It is difficult to believe that a loved one has a drug problem. But if you are watching someone dramatically change before your eyes, you may wonder if drugs are the cause. Asking a loved one if they have a drug problem can be tricky, and you may not even know why you think they are using drugs. Before talking to a loved one about drugs, you must equip yourself with information. Knowing the signs of meth abuse and other drug use can be critical to navigating your difficult conversation. At Evolve Indy, we understand the heartbreak of addiction, and we also know how to help people find the way out.
What Is Meth?
Meth, or methamphetamine, is a highly addictive stimulant. You may hear it referred to as meth, blue, ice, or crystal. Usually found as an odorless, white crystal powder, meth is a powerful drug that affects the central nervous system. While it is related to amphetamine, methamphetamine is more potent and has much more harmful effects. Meth remains in the body longer than other stimulants, which leads to a longer-lasting high. Meth results in a reward and then reinforces it by releasing dopamine. Because it remains in the body longer, the effects can last for hours. Meth can be smoked, snorted, injected, or taken by mouth. It is often used in a pattern of binging and crashing.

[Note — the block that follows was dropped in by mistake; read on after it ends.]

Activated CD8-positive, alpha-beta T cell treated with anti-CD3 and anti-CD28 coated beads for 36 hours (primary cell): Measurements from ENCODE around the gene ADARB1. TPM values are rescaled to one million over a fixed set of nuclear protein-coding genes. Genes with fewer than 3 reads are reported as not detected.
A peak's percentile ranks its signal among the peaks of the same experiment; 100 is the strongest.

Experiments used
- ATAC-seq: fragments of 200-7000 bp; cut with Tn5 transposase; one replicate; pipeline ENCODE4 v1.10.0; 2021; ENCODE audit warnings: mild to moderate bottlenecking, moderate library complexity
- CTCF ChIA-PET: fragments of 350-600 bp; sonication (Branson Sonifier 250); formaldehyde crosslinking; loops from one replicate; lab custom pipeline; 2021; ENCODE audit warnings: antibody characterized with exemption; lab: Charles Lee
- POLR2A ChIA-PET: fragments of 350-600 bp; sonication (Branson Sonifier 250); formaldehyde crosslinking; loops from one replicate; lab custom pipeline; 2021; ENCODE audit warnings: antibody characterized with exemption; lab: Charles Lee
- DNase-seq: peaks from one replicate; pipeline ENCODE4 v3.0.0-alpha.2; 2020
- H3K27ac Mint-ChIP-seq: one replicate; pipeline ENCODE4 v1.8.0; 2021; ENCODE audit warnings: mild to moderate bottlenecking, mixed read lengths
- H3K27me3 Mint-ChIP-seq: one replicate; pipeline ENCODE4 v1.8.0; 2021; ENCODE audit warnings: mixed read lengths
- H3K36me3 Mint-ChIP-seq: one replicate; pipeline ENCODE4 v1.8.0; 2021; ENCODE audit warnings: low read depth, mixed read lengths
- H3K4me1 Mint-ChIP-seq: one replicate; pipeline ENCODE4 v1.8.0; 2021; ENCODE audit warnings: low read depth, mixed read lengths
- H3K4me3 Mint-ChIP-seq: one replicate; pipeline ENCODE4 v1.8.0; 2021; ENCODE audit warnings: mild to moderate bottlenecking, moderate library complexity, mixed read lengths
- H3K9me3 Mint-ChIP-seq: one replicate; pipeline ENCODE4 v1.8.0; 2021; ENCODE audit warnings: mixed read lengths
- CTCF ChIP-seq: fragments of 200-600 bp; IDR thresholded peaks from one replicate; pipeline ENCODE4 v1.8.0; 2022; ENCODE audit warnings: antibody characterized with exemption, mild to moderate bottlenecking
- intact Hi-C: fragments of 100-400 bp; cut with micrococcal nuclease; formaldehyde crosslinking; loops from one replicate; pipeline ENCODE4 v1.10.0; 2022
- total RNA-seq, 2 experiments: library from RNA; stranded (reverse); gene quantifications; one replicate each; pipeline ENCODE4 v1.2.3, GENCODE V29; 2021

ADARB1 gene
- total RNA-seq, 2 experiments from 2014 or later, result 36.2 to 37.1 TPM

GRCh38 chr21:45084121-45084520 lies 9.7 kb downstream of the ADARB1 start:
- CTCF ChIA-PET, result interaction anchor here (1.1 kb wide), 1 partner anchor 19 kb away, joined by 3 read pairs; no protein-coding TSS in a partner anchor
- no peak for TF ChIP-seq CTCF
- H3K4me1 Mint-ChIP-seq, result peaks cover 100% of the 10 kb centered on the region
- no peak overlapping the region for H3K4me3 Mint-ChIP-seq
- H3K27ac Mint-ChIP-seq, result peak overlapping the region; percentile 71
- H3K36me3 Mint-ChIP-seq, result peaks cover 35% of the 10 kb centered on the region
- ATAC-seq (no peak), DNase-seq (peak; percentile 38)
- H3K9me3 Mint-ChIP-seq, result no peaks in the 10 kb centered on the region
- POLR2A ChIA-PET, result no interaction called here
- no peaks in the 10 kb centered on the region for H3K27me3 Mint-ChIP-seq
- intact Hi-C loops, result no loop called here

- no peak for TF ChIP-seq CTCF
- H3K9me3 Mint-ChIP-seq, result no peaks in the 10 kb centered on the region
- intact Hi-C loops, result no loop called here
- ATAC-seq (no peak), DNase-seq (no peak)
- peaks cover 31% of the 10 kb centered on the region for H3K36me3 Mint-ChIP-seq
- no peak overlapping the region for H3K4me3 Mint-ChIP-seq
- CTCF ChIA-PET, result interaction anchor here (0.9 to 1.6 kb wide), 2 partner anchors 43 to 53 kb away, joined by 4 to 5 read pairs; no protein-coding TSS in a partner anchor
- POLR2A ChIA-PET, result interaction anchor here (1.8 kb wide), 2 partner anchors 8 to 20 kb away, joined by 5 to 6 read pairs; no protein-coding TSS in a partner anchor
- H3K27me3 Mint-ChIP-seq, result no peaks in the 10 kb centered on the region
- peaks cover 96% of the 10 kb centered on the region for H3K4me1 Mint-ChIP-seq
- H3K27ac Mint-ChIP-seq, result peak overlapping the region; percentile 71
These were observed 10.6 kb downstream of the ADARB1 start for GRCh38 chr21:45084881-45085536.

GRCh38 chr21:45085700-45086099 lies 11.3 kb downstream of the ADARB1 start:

What Are the Signs of Meth Abuse?
While it is essential to know the facts about a particular drug and its effects, it is also crucial to trust your gut. You likely know your loved one better than anyone else, and you may already know that there is a problem. Your fact-finding mission is really about confirming your suspicions. Keep in mind that meth is a stimulant, and you will quickly understand the signs of meth abuse. Meth stimulates the central nervous system, so those who use it will exhibit symptoms such as:
- Increased attention and decreased fatigue
- Decreased appetite
- Euphoria or a rush
- Increased breathing and heart rate
- Mood swings or outbursts
- Increased body temperature
- Hallucinations or paranoia
- Grinding teeth
- Increased activity and wakefulness
Meth is highly addictive, which becomes more dangerous as the user develops a physical tolerance. Tolerance requires using more drugs to achieve the same effect and increases the risk of overdose. Those who use meth may also change how they take the drug to get high faster—injecting drugs results in a much faster high than snorting or swallowing. Long-term use of meth can lead to anxiety, confusion, insomnia, mood disturbances, violent behavior, and psychosis. Some of the signs of meth abuse will be based on how the person is taking the drug. For example, if they are injecting it, they may have track marks. Other physical signs will be common across all ways of use. You may notice them picking at their skin or hair, dilated pupils, rapid eye movements, twitching or jerky movements, or talking constantly. All of the signs will be tied to how they are using the drug and what the drug does to the body.
How Evolve Indy Helps With Treating Addiction
At Evolve Indy, we know all about the heartbreak of meth addiction. We know how hard it can be to break free from meth. We have programs to meet your needs that will help you create long-term sobriety. We care about your success in recovery. We have a wide variety of programs that blend traditional and non-traditional therapies to treat addiction. Our programs range from residential to outpatient, and we will work with you to find the best fit for you. Contact us today to see how we can best support you in your journey to sobriety.